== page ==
Students, Faculty Discuss Evaluating Parks in Mid-Size Towns

New OrleansUniversity of West Florida faculty and students who collaborated on a comprehensive project that surveyed the quality of Pensacola’s parks made presentations at the annual meeting of the American Society of Criminology held Nov. 16-19 in New Orleans.

Presenting at the conference were Dr. Jocelyn Evans, associate dean for the College of Arts, Social Sciences and Humanities, Dr. Sara Evans and Dr. Jamie Snyder, both assistant professors in the Department of Criminology and Criminal Justice, and Dr. Derek Morgan, an assistant professor in the Department of Earth and Environmental Sciences. UWF students Janise Best, Lena Breau, Austin Vanvalkenburg, Rachael Greller and Anthony Noll, who is in the Kugelman Honors Program, also presented at the conference.

Earlier this year, 10 teams of three students canvassed local parks and evaluated the spaces in terms of inclusiveness, meaningful activities, comfort, safety and pleasurability by using the Public Space Index designed by urban planner Dr. Vikas Mehta. Mehta, formerly of the University of South Florida, is now an associate professor of urbanism at the University of Cincinnati.

Meanwhile, another 10 teams of three students surveyed 195 users over a two-week period at five major parks (Community Maritime Park, Bayview, Roger Scott, Legion Field and Sanders Beach) about how safe they felt at each of those locations.

The UWF faculty and students presented on two full panel sessions during the conference in New Orleans, about their work on the parks project.

“The first one was on teaching and learning, and it involved four separate presentations,” said Evans, on behalf of the interdisciplinary team of faculty supervising the parks project. “Dr. Jamie Snyder gave an overview of high impact practice in education. The particular high impact practice used in this course involved undergraduate research. The students gave the additional presentations, focusing on the project as a learning experience and mentorship as a tool for retention and academic success.”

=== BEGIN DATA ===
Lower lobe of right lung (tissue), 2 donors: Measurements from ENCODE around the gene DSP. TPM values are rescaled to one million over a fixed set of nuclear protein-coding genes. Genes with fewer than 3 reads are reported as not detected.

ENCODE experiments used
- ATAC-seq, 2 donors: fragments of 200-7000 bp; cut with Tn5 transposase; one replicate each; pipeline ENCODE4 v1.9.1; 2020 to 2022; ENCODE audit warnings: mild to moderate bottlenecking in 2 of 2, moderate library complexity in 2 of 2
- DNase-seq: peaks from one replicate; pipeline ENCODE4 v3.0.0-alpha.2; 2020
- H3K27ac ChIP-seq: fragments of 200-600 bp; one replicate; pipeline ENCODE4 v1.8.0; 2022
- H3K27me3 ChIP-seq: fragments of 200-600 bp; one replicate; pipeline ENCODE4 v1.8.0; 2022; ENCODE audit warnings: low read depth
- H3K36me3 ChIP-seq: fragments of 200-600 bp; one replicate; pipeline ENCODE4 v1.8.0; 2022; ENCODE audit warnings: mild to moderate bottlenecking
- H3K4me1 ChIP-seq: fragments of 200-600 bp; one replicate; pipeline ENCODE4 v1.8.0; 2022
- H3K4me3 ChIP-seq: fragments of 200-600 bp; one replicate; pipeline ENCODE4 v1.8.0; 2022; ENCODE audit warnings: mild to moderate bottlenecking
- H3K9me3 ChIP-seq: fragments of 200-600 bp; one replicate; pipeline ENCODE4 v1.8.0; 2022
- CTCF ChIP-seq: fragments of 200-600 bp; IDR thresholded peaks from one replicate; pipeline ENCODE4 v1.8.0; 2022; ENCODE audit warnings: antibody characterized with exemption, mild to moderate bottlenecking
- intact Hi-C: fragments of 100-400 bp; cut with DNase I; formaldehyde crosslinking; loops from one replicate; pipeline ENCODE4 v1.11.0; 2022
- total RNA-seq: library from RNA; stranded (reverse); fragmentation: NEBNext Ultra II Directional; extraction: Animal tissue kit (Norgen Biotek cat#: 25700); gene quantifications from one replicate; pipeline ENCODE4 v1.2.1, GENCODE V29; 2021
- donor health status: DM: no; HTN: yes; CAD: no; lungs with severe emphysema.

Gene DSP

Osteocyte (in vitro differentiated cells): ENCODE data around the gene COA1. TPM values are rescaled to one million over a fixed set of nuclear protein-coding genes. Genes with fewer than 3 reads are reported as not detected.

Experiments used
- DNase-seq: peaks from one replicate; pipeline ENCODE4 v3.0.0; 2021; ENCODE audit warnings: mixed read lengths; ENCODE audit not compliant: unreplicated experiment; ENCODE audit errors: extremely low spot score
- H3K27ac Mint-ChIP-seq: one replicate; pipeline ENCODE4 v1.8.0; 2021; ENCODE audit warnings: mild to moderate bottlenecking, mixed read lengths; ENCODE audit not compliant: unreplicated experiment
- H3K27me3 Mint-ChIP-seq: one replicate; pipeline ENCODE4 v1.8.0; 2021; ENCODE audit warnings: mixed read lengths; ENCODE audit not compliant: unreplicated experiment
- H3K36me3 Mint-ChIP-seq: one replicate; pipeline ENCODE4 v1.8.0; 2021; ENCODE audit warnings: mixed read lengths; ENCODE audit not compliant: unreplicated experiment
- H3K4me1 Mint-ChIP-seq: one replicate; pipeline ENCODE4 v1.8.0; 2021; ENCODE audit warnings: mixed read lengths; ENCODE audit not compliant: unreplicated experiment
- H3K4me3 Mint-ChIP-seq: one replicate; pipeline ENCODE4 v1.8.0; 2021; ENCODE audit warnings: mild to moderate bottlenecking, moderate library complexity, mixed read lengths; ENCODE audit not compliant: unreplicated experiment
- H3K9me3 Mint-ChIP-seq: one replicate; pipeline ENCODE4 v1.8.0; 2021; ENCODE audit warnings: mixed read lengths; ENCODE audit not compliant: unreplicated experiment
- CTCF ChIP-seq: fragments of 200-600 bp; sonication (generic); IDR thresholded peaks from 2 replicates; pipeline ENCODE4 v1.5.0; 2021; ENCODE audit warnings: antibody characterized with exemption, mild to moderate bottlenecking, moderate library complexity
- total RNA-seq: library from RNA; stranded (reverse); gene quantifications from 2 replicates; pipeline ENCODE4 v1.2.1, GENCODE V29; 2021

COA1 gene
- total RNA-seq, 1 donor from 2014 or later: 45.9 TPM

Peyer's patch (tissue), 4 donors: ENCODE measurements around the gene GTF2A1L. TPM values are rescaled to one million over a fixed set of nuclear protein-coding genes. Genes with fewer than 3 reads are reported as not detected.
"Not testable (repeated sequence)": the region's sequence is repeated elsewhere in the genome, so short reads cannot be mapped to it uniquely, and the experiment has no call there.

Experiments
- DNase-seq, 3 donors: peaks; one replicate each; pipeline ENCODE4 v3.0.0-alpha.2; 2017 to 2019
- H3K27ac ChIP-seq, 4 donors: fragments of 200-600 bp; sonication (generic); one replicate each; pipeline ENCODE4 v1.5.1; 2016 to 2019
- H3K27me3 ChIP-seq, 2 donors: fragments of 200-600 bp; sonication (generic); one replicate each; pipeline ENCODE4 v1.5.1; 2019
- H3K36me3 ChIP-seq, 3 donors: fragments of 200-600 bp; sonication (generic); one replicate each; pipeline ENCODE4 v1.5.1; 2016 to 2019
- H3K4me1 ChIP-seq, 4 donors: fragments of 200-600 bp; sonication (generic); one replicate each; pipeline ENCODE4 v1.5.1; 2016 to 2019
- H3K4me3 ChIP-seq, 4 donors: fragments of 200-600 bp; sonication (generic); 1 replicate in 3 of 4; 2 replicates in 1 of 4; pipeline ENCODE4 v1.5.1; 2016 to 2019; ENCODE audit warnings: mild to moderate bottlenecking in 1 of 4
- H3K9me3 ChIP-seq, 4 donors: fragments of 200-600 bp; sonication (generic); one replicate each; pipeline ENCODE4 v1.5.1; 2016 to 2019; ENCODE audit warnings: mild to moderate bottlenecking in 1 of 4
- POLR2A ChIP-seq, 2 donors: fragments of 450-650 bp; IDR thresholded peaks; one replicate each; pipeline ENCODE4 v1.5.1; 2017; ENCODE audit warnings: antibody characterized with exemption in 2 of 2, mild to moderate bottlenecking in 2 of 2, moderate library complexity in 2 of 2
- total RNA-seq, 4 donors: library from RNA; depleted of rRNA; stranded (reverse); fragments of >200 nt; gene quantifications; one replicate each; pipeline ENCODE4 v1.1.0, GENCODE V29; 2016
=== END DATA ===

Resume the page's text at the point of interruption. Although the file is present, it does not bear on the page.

Faculty spearheaded the second panel presentation by the UWF group. The panel included discussion of using multiple scientific methods to examine and visualize park users’ fear of crime, perceived risk of victimization, and sense of collective efficacy. Additionally, presenters reported observational data on the quality of city parks in Pensacola.

Evans said her presentation focused on the use of the Public Safety Index – the observational data. Evans noted that this measure was developed for more urban environments, such as Chicago, Detroit and New York City.

During the panel, the data and findings from observation of Pensacola parks sparked a discussion about how the index as a tool could be altered to better represent the conditions at and quality of public spaces in smaller cities such as Pensacola, Evans said.

“We were able to engage in a broader dialogue of the extent to which we need to re-evaluate our measures for less urban environments,” Evans said. “Could we develop a scale that was much more applicable for mid-sized cities nationwide?

Evans said members in the audience asked questions to the UWF faculty and students about how they were able to pull off the logistics and manage the magnitude of the parks project. UWF faculty members noted that participating in research projects such as this one is important for both the retention and professional development of students. They then polled the UWF students participating on the panel, asking how many were either currently attending or planned to attend graduate school. All of them raised their hands, Evans said.

“I think that what was most impressive to the people in the audience was that while it’s a really big investment of time and resources, it can make such a difference in these students’ academic experience,” Evans said.